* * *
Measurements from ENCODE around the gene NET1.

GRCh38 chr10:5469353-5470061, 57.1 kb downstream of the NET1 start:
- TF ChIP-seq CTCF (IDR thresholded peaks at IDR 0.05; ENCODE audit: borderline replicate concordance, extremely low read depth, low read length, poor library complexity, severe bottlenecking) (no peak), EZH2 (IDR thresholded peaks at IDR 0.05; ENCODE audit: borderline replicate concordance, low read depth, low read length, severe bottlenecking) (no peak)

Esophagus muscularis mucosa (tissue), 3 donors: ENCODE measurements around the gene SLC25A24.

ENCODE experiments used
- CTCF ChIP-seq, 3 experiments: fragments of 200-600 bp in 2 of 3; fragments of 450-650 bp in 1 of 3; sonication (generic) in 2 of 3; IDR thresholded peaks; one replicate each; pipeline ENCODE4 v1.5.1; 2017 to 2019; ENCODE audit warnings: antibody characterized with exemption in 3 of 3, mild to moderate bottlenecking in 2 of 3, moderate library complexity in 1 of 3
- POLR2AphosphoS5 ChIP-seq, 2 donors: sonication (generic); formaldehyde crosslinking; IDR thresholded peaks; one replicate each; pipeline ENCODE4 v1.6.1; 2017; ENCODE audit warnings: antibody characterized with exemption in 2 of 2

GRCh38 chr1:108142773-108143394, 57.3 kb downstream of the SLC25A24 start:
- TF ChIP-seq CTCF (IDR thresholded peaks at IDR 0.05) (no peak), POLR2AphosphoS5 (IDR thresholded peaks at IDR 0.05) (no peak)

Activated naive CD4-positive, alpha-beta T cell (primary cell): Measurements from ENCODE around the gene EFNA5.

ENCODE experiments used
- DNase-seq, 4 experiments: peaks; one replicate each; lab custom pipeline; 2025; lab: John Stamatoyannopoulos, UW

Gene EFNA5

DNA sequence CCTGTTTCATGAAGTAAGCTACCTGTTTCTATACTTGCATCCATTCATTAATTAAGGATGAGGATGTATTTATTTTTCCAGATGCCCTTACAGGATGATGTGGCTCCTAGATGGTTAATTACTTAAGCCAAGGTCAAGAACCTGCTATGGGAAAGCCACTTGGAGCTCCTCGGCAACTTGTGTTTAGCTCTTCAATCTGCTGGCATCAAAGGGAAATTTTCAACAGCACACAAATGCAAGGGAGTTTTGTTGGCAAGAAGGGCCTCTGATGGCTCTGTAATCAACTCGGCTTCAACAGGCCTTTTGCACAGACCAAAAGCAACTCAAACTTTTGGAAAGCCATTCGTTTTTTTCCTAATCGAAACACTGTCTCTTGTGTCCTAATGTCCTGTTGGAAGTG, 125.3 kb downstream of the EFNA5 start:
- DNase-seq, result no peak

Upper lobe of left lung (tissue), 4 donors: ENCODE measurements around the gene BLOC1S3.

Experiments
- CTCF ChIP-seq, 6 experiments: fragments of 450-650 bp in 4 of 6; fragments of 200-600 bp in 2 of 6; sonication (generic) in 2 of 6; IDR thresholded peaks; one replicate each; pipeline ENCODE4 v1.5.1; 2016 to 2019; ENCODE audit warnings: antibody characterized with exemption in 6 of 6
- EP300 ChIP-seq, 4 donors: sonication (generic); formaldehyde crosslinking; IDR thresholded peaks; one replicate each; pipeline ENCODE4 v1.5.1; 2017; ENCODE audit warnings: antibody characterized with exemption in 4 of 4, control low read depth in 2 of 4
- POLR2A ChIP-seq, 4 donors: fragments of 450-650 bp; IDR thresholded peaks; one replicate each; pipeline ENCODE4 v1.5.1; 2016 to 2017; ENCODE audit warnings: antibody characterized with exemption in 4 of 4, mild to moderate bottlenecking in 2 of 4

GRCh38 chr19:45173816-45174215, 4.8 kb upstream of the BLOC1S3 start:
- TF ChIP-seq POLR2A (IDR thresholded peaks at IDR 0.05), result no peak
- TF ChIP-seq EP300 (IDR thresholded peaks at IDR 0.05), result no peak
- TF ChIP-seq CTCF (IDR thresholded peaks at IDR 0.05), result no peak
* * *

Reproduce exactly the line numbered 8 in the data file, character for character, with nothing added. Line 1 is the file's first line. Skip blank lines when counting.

GRCh38 chr1:108142773-108143394, 57.3 kb downstream of the SLC25A24 start: